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The State of Women: August 26, 1920 by Tara Gilboy | Word Riot
Creative Nonfiction

March 15, 2013      

The State of Women: August 26, 1920 by Tara Gilboy

The Victorious

In order to see it, the women rise before dawn. They fry eggs for sleepy-eyed children, make the beds, brew coffee for husbands. Too excited to eat, the women scrub their faces, pin up their hair, and lace into corsets. They kiss sons and daughters goodbye. This morning, their children will stay with a neighbor. This morning, the women board streetcars into the city, like their men. The lines into DC, usually drab with dark suits, are bright spots of color. Lacy handkerchiefs flutter; gloved hands wave; women cry out to greet one another. “Today!” they shout. “Today we will see it signed!”
     Today, the Susan B. Anthony Amendment will become the nineteenth amendment to the Constitution. The struggle has taken over forty years: so long that it was first proposed as the sixteenth amendment, then the seventeenth, then the eighteenth. Motions have been filed to block the amendment, but the Secretary of State says he will sign it, and the women are confident that the long battle for political equality has finally been won.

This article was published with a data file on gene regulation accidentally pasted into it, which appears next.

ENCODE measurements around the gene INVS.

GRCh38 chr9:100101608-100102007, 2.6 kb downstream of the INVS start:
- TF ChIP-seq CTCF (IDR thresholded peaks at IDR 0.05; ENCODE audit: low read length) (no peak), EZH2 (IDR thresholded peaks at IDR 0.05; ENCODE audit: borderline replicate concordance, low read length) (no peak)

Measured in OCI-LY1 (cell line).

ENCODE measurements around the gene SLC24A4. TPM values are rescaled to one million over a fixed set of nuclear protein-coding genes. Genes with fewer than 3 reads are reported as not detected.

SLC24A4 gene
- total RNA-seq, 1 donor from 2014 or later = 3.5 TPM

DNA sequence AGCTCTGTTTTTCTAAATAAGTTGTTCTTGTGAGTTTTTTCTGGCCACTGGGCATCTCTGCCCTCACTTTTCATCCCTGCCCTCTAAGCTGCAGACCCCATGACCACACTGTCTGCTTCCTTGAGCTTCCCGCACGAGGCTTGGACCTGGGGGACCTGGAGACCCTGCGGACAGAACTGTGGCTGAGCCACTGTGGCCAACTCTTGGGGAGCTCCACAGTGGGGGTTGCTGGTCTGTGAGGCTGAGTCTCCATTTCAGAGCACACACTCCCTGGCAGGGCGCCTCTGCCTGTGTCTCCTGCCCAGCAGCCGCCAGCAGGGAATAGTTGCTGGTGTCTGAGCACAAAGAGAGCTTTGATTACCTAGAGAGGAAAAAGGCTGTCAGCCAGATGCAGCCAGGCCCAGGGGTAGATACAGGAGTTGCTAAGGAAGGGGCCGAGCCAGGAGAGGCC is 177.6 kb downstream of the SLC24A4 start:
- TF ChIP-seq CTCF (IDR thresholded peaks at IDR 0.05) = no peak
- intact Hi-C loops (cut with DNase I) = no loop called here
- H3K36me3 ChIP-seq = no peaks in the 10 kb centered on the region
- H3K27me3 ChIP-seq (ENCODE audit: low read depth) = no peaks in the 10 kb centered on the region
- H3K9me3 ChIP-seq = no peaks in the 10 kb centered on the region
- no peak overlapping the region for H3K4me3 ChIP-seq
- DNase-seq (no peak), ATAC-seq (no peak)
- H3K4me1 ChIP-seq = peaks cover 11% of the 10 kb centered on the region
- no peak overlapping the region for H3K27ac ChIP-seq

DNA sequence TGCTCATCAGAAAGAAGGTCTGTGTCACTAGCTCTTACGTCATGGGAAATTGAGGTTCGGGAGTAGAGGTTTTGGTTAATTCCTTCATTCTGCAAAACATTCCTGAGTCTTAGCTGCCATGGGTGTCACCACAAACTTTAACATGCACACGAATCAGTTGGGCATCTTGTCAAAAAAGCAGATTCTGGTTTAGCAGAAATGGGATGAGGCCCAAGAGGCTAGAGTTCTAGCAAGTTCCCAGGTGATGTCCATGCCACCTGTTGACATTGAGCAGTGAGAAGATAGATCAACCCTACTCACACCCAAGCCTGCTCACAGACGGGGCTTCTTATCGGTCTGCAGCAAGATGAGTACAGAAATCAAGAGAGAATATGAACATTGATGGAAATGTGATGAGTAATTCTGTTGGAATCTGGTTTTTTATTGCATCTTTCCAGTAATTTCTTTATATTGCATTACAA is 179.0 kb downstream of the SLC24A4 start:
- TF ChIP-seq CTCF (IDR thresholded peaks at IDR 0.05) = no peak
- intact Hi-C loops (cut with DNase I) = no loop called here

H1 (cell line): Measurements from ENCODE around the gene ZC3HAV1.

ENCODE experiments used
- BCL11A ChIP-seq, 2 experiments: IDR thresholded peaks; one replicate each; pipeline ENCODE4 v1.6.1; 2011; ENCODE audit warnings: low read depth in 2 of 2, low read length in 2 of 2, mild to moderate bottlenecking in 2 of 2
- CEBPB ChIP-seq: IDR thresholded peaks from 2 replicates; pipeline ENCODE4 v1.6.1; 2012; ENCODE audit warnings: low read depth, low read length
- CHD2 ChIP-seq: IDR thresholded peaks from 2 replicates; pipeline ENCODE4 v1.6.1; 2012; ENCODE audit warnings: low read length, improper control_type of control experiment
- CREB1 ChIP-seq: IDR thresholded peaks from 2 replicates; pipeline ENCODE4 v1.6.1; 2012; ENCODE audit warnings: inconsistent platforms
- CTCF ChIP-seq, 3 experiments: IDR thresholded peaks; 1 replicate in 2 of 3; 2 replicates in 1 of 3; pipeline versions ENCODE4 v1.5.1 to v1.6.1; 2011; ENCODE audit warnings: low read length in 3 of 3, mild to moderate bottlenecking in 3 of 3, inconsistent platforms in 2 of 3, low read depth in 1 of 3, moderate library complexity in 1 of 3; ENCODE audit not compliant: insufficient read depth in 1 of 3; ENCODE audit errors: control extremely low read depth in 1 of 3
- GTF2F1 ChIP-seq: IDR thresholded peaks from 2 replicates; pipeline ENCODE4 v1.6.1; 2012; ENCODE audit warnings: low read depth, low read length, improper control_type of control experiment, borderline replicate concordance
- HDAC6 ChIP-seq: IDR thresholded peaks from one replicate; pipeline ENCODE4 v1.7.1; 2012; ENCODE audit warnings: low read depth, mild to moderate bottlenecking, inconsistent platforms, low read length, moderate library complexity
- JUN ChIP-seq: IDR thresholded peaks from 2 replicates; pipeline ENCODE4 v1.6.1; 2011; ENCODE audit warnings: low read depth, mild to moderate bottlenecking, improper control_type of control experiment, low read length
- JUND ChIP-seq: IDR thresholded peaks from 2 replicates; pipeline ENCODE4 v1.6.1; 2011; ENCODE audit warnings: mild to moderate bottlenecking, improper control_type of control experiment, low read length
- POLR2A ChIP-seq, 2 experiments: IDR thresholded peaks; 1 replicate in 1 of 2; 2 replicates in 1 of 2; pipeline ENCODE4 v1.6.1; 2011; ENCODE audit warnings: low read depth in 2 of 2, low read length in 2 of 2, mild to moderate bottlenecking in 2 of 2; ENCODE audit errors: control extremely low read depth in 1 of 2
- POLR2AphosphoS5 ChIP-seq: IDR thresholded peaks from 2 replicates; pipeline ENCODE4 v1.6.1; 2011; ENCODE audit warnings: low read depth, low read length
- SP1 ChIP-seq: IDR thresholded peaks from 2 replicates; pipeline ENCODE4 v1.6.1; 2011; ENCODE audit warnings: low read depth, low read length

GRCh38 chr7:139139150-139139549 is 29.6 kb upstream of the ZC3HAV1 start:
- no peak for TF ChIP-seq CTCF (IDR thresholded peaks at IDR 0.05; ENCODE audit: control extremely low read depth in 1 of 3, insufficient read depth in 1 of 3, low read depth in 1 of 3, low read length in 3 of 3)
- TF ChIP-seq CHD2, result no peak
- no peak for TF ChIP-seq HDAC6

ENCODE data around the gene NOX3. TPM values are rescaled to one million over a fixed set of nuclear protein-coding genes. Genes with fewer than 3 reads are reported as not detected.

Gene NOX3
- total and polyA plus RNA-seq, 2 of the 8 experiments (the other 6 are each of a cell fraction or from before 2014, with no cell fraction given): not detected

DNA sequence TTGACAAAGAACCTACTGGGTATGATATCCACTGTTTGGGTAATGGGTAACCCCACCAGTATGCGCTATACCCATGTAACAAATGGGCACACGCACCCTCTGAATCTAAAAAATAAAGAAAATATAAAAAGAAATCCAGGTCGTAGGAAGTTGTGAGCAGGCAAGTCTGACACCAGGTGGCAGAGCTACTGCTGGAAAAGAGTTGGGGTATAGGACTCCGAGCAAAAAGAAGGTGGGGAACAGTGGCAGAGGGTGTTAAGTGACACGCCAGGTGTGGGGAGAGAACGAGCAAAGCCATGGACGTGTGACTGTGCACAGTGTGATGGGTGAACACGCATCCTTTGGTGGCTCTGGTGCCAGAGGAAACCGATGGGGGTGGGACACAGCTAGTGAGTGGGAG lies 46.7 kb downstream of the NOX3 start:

The women gather on the steps of the State Department building. One shawled old woman has brought a hamper of food that she shares with the others as they wait, passing out pickles, cheese sandwiches, mason jars filled with lemonade. The weather is hot and flies buzz; the atmosphere is that of a party. Midmorning, a hum ripples through the crowd, and a mustached man makes his way through the throng. “Mr. Secretary!” someone shouts. The man tugs at his collar, adjusts his tie, clears his throat. “Congratulations,” he says, but he won’t meet their eyes. “I signed the proclamation this morning at eight o’clock.”
     At first the women are silent. He signed it without them?
     “I received the document this morning,” Mr. Secretary says. “I wanted to sign it as soon as possible, so I did so at my home in the presence of Mr. Nielson and Mr. Cook of the State Department.”
     “So on an occasion so momentous to American women,” the old woman shouts, “no woman was present to see it signed?”
     “The important thing is that it has been signed,” Mr. Secretary says. “Ladies, you have been enfranchised.”
     He looks at them as if expecting a cheer, but they are silent until one woman asks: “Will you sign it again so we can watch?”
     “I don’t believe that’s necessary,” Mr. Secretary says.